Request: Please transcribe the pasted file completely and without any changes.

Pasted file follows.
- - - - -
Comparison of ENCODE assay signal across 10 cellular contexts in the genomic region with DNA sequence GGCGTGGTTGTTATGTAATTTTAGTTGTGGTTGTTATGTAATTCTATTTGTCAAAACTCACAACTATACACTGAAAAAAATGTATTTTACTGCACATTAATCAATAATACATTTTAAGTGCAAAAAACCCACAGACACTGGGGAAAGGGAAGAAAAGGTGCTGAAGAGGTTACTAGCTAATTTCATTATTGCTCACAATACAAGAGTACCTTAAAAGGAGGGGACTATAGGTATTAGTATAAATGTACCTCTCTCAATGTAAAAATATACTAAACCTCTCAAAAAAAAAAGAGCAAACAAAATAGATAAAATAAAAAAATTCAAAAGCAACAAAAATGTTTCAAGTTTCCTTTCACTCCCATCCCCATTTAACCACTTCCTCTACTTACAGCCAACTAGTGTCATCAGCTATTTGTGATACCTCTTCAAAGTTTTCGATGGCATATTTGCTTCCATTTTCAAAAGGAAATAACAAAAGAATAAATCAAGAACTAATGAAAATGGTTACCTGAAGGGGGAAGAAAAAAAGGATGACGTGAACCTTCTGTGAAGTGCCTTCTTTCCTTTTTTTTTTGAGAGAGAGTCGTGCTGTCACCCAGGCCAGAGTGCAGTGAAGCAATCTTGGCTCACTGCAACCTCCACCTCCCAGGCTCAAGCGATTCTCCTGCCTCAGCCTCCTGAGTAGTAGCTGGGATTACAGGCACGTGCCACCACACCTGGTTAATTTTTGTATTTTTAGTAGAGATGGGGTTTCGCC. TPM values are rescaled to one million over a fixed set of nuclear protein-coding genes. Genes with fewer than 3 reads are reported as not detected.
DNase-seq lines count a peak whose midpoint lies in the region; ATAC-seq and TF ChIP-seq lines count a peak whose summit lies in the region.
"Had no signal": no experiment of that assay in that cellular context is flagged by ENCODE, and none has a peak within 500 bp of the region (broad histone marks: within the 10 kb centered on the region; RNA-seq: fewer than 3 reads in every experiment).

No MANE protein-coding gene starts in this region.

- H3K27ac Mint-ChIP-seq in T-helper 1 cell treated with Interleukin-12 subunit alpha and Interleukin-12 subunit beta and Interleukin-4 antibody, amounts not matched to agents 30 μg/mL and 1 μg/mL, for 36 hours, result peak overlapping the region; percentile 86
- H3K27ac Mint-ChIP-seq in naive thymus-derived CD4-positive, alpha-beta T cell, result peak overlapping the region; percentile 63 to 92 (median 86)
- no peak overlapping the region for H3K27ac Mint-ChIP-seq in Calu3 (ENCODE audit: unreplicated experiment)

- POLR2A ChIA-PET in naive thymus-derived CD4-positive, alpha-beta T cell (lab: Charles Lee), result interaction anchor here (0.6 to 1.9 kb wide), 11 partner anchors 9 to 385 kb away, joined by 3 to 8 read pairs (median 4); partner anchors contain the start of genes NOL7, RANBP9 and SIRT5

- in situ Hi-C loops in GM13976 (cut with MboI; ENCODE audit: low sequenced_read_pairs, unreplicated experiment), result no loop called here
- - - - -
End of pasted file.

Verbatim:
Comparison of ENCODE assay signal across 10 cellular contexts in the genomic region with DNA sequence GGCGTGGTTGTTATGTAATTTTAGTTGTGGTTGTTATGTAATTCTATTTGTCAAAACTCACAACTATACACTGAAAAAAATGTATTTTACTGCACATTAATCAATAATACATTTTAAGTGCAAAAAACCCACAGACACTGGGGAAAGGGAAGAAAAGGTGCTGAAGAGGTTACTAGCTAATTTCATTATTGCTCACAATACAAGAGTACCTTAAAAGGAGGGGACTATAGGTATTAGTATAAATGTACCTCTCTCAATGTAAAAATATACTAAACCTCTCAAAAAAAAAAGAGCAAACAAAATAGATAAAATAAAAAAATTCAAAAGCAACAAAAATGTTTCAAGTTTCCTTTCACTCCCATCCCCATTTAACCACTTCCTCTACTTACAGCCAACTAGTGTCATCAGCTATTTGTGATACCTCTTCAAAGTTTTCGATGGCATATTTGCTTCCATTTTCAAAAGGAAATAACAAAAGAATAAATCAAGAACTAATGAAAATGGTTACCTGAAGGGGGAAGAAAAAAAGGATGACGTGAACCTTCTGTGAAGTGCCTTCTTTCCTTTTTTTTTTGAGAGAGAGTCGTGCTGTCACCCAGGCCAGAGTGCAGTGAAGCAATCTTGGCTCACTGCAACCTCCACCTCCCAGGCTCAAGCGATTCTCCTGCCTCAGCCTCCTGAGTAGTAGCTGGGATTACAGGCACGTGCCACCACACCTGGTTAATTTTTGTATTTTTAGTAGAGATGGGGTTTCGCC. TPM values are rescaled to one million over a fixed set of nuclear protein-coding genes. Genes with fewer than 3 reads are reported as not detected.
DNase-seq lines count a peak whose midpoint lies in the region; ATAC-seq and TF ChIP-seq lines count a peak whose summit lies in the region.
"Had no signal": no experiment of that assay in that cellular context is flagged by ENCODE, and none has a peak within 500 bp of the region (broad histone marks: within the 10 kb centered on the region; RNA-seq: fewer than 3 reads in every experiment).

No MANE protein-coding gene starts in this region.

- H3K27ac Mint-ChIP-seq in T-helper 1 cell treated with Interleukin-12 subunit alpha and Interleukin-12 subunit beta and Interleukin-4 antibody, amounts not matched to agents 30 μg/mL and 1 μg/mL, for 36 hours, result peak overlapping the region; percentile 86
- H3K27ac Mint-ChIP-seq in naive thymus-derived CD4-positive, alpha-beta T cell, result peak overlapping the region; percentile 63 to 92 (median 86)
- no peak overlapping the region for H3K27ac Mint-ChIP-seq in Calu3 (ENCODE audit: unreplicated experiment)

- POLR2A ChIA-PET in naive thymus-derived CD4-positive, alpha-beta T cell (lab: Charles Lee), result interaction anchor here (0.6 to 1.9 kb wide), 11 partner anchors 9 to 385 kb away, joined by 3 to 8 read pairs (median 4); partner anchors contain the start of genes NOL7, RANBP9 and SIRT5

- in situ Hi-C loops in GM13976 (cut with MboI; ENCODE audit: low sequenced_read_pairs, unreplicated experiment), result no loop called here